Here comes another think piece on small game hunting, but that’s only because we’re in the middle of January and there’s nothing else to hunt!
At least for me.
Yes, Mountaineer Heritage Season is taking place right now, but I don’t have the primitive weapons to hunt them with. Yes, bobcat and coyote are in season, too, and it’s not that I’m opposed to it, but I haven’t been home to pitch the idea to my brother or been asked by my land-owning friends to come out and knock a few off their property. Aside from family, I’m not one to ask that either – in my experience, some people can be vehemently against killing predators unless they attacked their pet, then they’re typically the ones to do it.
Waterfowl is in season, too, for a little bit longer and I will be taking part in that over the coming weeks, but I’m without decoys to go at it alone. If it were the early season, I could probably get by with waving a goose flag and honking with my call, but the birds are smarter now and would see through my plan a mile above me.
So here we are, left with small game. In the late season, tactics have to drastically change for some animals. Squirrel hunting requires sitting still under a tree with a .22 for some time or silently walking through the woods with your eyes to the leafless canopy hoping to spot one. You can sometimes catch them foraging on the ground or eating on a log, but this is the time of the year you’ve got to catch them going to or coming from their nests. Like most animals, it’s easy to kill a few if you find a lot of sign around like areas devoid of leaves with scratch marks where the squirrels have been digging around for food, dead trees that have hollowed-out spots and trees with nests in them (that’s an obvious one) or if there’s snow on the ground, footprints. It helps to call them, too, to try and pull them from their nests or hiding spots. They’re quite curious, and a few barks or distress calls can be favorable for a hunter.
Rabbits are also a great animal to hunt. Their populations tend to swing every so often, but if you find areas with plenty of food, likely, you’ll still come home with a few in your game bag. Think of rabbit hunting this way: What makes them so annoying in towns, or even for farmers and deer hunters? They ravage gardens and food plots. When trying to identify great rabbit habitat, look for clover, alfalfa and soybeans, or if there’s a lack of those in your area, broadleaf weeds are a source of food. Once you’ve identified those, look for cover. Are there large briar patches, brush or large clumps of deadfall? Then you’ve likely found a spot that holds cottontails. Like most animals, right-of-ways are also great areas to look for rabbits but stick along the tree lines. If you have dogs, your hunt will be even easier, though everything above still applies.
Upland birds are trickier in West Virginia. I’ll exclude doves for this one and touch on those in a second, but ruffed grouse are having a hard time in our state. If you’re going at it alone, look to the southern half of the Monongahela National Forest in areas 2,000 feet above sea level or more. My friend David Schlake told me to keep my eyes peeled around conifer trees in a mixed stand, which is sound advice, but also consider hunting in areas that are being actively managed for timber. We have a serious problem with timber management, in which the lack of it is crippling native species like grouse. With so much mature forest in West Virginia, we, the public, need to take a long look in the mirror and understand if we don’t start taking this seriously our animals will be in an even worse spot as the years go on. We also need to pay attention to forest management projects and fight for them to go through, as many conservation groups would like to see the forest loved to literal death or make a dollar off suing government agencies, and if we don’t stand up for proper timber management we’ll be in a terrible position.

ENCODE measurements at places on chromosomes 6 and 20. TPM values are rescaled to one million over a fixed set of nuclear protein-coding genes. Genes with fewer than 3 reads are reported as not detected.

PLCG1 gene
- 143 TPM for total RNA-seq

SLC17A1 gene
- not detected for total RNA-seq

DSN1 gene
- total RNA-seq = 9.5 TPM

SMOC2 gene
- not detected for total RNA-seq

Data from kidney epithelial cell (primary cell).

I’ll end on a good note: Doves. The season is open until Jan. 24, and while most birds are likely in their southern wintering zones right now there are still some hanging around. I see them on telephone poles in town and saw some when I was hunting at Little Indian Creek WMA the other day, though I didn’t have a shot on any. For this time of the year, though, it’s best to walk and flush the birds or hang out near a field in the afternoon. In my experience, the birds begin to feed between 4 and 6 p.m., which means there’s little time to work. In a 2019 Project Upland article, Edgar Castillo notes this about late-season doves:
“Just because it’s the late season doesn’t mean you get rid of the best tool you have working for you: camouflage! Wearing camo will allow hunters to get closer as they walk-up doves. Don’t forget, the doves that are being hunted have developed into wary birds and are keen to flushing at a moment’s notice if they detect danger. Migrating doves flying into the area most likely have been shot at and will be looking for anything out of place. Movement as seen from the air is exaggerated and doves will flair off. … The best tactic to use during the late season is to walk and flush. But a secondary strategy to use with “walkin’ up” doves is to follow the birds and flocks as they relocate to another part of the field. It has been my experience that the doves are there to feed before roosting. It’s late enough in the day that they are not going to leave. Flocks have been observed moving their dinner plans to other parts of a feed field.”
To end, it’s likely you’ll be putting in the miles just for a few animals. While this can be discouraging, it’s still worth the work.